As more healthcare facilities, from hospitals to private practices, move from paper charts to electronic medical records, the benefits will increase to both practitioners and patients: Electronic health records can be accessed on demand, and can potentially save lives.
Electronic health records contain significantly fewer errors than paper records, according to experts.
Communication between physicians can be greatly improved with the use of EHR, allowing each party full access to a patient’s medical history rather than a snapshot-type overview from a current visit. This access allows for a more in-depth evaluation, and enables doctors to reach an accurate diagnosis more quickly.
In addition, electronic health records can make it easier for doctors to follow up with patients and track continuing care, both under their supervision and that of the patient’s other doctors.
"I can quickly and easily pull up test results in the exam room to review with my patients," Sandhya Pruthi, M.D., of Mayo Clinic in Minnesota says on the Mayo Clinic website. "I also can verify when they had past exams or procedures. I can even show them results of their imaging tests on the screen."
At the very least, electronic health records can save time during a doctor’s office visit. And in case of emergency, these records can provide critical, life-saving information to emergency care providers.
People who find themselves in mass casualty situations, such as natural disasters, can benefit greatly from electronic medical records. Healthcare providers can use EHR in an emergency situation to get a more accurate picture of a patient’s medical history more quickly than with traditional means.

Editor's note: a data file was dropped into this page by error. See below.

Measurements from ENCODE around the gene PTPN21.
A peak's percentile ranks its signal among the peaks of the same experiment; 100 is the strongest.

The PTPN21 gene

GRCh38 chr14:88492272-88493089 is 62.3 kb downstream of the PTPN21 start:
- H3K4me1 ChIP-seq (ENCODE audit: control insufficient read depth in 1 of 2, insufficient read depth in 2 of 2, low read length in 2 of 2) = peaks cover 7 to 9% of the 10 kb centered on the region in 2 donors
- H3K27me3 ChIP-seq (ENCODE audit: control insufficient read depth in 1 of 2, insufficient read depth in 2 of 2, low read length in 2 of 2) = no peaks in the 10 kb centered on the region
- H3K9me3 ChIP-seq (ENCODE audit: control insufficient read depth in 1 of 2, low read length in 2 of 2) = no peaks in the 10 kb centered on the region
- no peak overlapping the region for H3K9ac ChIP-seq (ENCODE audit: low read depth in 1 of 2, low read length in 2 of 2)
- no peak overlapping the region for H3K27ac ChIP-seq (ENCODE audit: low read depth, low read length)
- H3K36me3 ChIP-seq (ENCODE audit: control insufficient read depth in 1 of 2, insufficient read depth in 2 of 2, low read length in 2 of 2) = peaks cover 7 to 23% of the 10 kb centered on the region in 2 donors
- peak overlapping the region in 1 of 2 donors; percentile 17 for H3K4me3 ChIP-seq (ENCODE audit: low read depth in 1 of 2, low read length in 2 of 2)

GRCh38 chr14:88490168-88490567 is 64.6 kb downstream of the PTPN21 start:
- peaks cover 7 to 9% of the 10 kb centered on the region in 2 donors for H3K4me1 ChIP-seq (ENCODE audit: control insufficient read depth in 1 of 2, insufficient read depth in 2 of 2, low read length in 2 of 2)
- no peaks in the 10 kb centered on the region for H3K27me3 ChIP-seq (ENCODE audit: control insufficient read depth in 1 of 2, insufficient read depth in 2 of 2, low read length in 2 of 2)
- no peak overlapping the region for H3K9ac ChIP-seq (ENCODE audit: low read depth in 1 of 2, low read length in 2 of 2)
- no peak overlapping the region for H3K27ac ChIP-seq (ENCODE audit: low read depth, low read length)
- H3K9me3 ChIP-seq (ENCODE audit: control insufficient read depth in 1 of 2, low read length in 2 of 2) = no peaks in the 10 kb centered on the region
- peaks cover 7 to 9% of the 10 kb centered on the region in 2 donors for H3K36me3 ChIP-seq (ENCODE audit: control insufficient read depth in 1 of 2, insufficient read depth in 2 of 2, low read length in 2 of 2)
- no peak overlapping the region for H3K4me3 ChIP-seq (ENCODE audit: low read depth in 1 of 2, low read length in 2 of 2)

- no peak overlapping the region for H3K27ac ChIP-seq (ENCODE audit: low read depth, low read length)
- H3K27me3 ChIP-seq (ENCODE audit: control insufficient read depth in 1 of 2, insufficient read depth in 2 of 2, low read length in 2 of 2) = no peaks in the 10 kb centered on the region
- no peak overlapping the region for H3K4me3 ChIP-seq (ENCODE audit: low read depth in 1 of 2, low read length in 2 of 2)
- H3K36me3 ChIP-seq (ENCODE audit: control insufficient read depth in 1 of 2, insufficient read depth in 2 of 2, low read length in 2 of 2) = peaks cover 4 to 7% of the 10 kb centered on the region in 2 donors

Catastrophic events have demonstrated that patients in these situations are often confused and frightened, making it easy to forget personal medical details. Every second counts during an emergency, so having access to a patient’s medical history, blood type and allergy information, when the patient is unable to communicate can be the difference between life and death. Also, the digital format can make quick access more scalable.
When a patient is under the care of multiple doctors, tracking his or her history, including allergies, blood type, current medications, past procedures and other relevant information, can be problematic when relying on paper charts. The use of electronic health records allows multiple care providers, regardless of location, to simultaneously access a patient’s record from any computer. The electronic record can provide up-to-the-minute information on the patient’s full history, including current test results and the recommendations of other physicians, allowing more efficient collaboration on multiple facets of a patient’s care.
Medical practitioners can quickly transfer patient data to other departments or providers, while also reducing errors, which yield improved results management. Both patients and employees often respond positively to these process improvements, as it can help keep a facility’s schedule on track.
Reducing medical errors is obviously of tremendous benefit to both doctor and patient. An electronic health records system of information eliminates the problem of lost and/or misplaced patient files while also naturally eliminating data errors that can occur from transcription.